3. Results

3.1. Sequencing and Sex Inference

We sequenced 16 target coyotes represented by 17 samples (MEW009 was duplicated) collected from the New York City metropolitan area and discovered SNPs with the inclusion of 40 additional reference genomes for ancestry analysis. We established a catalog of 2,620,950 loci with an effective per-sample sequence coverage of 8.7-fold. Four samples were excluded from all downstream ancestry inferences due to missing data (two target coyotes and two gray wolves). After filtering SNPs for MAF and missingness, we retained 53 canids (38 references and 15 target) and 26,763 SNP loci for ancestry inference. An initial check of samples was completed using PCA with 16,355 loci after excluding SNPs that significantly deviated from HWE and were highly correlated with other loci.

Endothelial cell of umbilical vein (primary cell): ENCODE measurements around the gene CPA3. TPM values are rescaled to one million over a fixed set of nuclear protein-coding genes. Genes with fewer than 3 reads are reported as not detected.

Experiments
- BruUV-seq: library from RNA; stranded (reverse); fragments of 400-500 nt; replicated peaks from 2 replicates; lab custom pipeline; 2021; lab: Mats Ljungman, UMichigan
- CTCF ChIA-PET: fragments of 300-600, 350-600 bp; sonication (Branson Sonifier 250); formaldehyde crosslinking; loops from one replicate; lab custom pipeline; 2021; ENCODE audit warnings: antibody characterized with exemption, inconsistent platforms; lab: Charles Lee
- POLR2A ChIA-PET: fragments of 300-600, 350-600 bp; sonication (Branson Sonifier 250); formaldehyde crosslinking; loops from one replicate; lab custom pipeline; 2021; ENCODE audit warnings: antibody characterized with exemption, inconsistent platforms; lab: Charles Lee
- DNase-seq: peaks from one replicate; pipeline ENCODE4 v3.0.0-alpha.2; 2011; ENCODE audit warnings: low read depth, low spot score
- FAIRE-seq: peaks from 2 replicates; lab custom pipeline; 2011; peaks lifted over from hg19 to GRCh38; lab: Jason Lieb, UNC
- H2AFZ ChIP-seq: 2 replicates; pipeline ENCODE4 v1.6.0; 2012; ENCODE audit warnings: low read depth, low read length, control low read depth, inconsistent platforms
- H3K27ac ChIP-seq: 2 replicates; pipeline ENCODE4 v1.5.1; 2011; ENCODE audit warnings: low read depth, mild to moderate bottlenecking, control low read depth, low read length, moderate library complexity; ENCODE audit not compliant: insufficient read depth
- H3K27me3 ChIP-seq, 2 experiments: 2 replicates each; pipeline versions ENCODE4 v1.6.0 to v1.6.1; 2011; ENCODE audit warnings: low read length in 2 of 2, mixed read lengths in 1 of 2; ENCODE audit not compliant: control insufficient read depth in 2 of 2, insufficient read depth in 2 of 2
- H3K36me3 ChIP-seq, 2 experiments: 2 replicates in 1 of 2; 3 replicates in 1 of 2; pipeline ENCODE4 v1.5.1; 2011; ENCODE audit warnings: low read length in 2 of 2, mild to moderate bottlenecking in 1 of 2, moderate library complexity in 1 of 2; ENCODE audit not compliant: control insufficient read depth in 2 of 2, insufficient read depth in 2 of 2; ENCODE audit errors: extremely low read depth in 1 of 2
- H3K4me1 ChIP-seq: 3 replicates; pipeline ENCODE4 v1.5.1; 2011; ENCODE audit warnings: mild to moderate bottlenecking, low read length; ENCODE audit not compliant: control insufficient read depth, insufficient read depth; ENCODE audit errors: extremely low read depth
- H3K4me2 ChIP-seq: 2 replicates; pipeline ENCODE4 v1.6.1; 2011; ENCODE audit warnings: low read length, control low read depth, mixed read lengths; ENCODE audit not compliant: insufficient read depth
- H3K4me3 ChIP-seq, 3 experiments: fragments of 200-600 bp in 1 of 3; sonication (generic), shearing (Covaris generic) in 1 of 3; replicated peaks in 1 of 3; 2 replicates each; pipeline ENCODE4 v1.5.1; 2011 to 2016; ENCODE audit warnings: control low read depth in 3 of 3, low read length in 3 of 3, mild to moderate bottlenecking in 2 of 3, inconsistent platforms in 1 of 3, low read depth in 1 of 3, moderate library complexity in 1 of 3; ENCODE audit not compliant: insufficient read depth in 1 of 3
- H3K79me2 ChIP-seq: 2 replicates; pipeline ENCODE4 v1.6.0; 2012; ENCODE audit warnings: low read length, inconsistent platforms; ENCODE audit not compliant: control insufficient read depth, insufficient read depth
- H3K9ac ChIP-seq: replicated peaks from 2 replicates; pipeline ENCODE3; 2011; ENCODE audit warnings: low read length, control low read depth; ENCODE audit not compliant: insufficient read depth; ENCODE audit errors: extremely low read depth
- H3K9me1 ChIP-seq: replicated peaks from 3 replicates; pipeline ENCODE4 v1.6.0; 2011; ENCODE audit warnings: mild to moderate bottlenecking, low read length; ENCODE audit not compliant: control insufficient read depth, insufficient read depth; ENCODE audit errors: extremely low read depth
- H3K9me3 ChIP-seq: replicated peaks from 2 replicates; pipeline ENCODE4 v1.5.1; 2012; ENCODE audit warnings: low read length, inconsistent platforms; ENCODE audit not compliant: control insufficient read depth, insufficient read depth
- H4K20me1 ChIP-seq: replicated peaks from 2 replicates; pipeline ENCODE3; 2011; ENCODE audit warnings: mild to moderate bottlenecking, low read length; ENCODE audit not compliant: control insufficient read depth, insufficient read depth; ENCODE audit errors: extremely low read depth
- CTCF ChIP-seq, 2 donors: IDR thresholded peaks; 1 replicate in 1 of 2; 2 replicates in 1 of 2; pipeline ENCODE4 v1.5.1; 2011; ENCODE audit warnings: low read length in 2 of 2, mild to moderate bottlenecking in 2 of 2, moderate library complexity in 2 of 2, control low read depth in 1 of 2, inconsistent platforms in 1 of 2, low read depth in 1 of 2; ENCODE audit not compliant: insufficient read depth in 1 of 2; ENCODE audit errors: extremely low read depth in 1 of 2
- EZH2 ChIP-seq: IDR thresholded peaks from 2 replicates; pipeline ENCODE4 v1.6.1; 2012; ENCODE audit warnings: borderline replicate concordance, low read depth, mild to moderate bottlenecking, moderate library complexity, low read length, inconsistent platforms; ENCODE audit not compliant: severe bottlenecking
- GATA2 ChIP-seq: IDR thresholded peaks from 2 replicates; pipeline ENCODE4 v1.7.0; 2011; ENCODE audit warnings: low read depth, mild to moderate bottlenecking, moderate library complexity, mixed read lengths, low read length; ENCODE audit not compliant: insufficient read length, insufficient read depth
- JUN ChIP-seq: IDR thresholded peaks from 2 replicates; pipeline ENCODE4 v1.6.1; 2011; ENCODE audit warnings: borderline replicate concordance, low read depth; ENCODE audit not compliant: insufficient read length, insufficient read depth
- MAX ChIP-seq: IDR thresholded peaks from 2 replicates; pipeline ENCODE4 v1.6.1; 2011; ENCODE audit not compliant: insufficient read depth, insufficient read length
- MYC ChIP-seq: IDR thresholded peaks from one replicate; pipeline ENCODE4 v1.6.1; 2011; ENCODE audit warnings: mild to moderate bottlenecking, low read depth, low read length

We aligned all 57 RADseq samples to the Y chromosome (KP091776.1) [43]. Of the 37 animals of known sex, we report a 94.6% concordance rate, with only two mismatches. Males had a significantly higher number of reads that aligned to the Y chromosome than females (mean males = 22,196.2, females = 1510.4, 1-tailed t-test of unequal variance p = 5.18 × 109) (Table S1). We then inferred 7 females and 13 males for the remainder of the samples that lacked observation and corrected the two mismatches. For the 17 query coyotes, we inferred this sample set to be composed of 7 females and 10 males.

3.2. Dog Ancestry Detected in Coyotes in the New York Metro Area